On Saturday and Sunday afternoons, the Cherry Festival hosted an air show featuring the United States Air Force Thunderbirds. The name Thunderbirds was influenced by the strong Native American culture and folklore of the American southwest.
In mythology, a thunderbird is a supernatural being of power and strength. One is emblazoned on the underside of each plane.
The flying team is aptly named because when they were in the air you felt their power as they thundered overhead.
Flying in tight formation, they begin their tilt, tipping their left wing downward.
Maintaining their tight formation, they tilt further until that are flying perpendicular to the ground, one wing pointing straight up, the other straight down.
They keep the roll going until they are nearly upside down.
And then you get the big show. They continue the roll until they are flying completely upside down, making their thunderbird symbols completely visible.
Upright again, they roar back with their jet vapor trails obscuring portions of their planes.
And suddenly, there are six, all flying in tight formation.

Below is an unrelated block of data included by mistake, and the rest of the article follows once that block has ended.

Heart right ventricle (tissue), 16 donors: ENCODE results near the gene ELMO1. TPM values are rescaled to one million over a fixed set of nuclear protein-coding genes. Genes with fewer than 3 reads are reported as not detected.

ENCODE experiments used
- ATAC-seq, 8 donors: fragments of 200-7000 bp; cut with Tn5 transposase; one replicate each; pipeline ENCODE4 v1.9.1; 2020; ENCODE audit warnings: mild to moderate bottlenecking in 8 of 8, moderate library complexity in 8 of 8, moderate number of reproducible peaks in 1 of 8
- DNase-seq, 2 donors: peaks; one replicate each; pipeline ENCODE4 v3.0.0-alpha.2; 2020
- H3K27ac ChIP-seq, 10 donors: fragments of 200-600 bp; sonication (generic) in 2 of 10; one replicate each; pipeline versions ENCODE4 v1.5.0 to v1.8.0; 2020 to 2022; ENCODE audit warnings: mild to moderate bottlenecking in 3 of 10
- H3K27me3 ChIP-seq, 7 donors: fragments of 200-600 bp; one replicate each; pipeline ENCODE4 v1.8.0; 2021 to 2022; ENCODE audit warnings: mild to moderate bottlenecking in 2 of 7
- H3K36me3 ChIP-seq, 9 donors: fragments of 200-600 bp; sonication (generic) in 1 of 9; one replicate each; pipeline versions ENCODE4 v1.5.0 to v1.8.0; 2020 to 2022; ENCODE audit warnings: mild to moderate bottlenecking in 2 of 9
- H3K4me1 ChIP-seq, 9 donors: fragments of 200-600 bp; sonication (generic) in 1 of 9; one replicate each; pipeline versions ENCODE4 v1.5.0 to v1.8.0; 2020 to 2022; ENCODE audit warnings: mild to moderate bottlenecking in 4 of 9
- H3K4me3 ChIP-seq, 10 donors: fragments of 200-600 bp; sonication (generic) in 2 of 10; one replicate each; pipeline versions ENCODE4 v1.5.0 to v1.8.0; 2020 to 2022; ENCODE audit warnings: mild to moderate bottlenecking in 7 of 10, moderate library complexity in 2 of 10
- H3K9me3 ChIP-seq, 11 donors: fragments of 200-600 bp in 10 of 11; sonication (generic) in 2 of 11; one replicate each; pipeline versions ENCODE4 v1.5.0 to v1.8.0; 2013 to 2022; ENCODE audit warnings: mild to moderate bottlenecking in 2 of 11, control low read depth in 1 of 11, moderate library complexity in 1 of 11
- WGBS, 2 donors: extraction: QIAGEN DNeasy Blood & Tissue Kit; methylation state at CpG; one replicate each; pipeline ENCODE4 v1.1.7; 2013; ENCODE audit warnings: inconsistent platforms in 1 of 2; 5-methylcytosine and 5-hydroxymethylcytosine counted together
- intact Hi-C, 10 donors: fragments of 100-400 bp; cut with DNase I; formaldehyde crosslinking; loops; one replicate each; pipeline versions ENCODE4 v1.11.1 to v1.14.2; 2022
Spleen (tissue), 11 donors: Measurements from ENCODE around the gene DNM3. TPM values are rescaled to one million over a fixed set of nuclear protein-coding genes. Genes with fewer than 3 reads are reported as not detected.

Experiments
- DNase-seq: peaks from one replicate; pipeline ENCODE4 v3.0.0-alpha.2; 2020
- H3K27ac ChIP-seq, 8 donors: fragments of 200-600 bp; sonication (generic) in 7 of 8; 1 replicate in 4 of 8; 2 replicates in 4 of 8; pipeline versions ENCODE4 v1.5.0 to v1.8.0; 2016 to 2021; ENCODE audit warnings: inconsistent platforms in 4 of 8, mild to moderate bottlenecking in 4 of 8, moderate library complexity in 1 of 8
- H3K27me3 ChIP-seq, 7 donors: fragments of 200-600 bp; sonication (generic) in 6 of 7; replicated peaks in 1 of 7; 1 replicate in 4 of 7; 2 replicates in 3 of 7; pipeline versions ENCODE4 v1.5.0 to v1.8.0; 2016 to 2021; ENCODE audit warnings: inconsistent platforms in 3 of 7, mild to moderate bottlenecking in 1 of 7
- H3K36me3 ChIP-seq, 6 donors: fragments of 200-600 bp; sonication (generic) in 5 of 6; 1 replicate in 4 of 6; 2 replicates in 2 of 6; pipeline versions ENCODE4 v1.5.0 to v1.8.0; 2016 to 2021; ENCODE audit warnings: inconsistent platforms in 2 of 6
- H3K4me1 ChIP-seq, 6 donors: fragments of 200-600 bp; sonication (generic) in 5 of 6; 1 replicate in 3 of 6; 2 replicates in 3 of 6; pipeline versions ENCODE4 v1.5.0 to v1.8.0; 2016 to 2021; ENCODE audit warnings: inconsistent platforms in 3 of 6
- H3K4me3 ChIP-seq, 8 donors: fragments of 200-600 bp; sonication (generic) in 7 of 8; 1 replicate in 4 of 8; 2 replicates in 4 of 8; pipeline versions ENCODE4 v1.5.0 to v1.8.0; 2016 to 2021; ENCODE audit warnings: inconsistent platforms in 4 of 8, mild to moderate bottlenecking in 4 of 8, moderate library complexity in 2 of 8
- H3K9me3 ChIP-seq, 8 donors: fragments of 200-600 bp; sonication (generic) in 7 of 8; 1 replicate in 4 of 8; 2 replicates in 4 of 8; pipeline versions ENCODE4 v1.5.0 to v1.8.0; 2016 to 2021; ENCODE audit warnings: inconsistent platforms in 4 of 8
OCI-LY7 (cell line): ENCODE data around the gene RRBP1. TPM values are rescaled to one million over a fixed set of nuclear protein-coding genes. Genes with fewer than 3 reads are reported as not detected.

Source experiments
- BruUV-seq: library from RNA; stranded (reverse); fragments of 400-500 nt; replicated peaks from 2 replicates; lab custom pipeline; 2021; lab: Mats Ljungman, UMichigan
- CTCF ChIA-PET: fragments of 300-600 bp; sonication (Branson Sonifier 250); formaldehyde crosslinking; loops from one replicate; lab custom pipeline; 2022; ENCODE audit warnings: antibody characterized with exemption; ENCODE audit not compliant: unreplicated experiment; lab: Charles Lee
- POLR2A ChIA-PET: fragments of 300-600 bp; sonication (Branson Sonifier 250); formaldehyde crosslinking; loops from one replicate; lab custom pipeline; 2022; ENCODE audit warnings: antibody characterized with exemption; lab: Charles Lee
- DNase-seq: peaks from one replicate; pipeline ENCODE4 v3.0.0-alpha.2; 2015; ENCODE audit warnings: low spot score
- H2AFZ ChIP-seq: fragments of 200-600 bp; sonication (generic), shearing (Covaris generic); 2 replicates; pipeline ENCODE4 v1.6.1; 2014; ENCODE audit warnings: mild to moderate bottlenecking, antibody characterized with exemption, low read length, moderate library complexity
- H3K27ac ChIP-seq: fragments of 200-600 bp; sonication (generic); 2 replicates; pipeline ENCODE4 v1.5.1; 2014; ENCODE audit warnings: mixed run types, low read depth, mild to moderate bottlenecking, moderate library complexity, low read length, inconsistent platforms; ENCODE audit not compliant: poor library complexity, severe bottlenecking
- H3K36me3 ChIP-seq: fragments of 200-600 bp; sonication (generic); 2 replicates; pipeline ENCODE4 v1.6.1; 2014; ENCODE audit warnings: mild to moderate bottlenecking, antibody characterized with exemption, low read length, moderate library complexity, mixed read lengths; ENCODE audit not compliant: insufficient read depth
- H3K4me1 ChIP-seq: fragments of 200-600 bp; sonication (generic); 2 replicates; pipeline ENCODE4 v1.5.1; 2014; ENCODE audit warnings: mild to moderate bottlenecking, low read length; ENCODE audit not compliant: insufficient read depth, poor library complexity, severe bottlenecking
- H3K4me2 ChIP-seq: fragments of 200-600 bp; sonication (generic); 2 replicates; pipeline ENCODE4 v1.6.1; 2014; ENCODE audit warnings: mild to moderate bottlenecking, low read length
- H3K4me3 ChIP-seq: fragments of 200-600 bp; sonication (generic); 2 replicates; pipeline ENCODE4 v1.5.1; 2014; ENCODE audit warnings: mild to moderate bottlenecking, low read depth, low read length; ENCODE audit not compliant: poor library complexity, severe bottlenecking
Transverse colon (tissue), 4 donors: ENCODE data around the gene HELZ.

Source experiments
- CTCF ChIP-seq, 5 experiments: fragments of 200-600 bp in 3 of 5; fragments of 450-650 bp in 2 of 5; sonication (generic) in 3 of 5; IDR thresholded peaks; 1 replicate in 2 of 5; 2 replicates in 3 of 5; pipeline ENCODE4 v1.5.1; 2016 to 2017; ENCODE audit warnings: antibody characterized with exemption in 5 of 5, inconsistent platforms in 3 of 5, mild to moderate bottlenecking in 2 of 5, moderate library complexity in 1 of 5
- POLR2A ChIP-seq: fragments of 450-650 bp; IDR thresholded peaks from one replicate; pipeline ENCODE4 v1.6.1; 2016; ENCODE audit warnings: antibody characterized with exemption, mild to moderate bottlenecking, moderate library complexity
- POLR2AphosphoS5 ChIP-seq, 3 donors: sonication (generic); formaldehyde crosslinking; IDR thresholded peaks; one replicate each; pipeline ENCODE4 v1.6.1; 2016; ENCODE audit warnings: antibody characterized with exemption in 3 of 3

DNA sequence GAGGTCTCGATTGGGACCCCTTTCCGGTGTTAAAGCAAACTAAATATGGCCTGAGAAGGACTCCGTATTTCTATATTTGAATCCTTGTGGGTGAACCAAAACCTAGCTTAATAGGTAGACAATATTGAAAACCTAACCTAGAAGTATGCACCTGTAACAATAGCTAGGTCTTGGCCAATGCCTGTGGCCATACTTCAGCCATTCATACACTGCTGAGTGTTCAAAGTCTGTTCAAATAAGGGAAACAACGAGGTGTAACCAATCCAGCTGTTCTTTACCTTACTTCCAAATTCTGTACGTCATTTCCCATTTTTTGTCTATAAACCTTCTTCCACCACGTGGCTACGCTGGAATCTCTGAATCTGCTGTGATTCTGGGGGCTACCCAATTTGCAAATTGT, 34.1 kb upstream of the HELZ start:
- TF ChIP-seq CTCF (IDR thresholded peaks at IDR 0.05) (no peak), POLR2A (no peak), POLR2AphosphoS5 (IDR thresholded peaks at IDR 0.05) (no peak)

And they continue in tight formation until they are completely flying upside down too. Imagine. Six of them instead of four.
As they did with four jets, they broadcast their flying Thunderbirds on six underbellies. It was quite the show. I remember as a kid singing the Air Force song:
Off we go into the wild blue yonder,
Climbing high into the sun
Here they come zooming to meet our thunder
At 'em boys, Give 'er the gun!
Down we dive, spouting our flame from under
Off with one helluva roar!
We live in fame or go down in flame. Hey!
Nothing can stop the U.S. Air Force!
As I was writing this, I wondered why I'd sing such a song. But I did a little googling and discovered this song originally belonged to the Army Air Corps. And that's the branch that was the precursor to the Air Force. It's also where my father served in during WW2. No wonder it was sung in our household.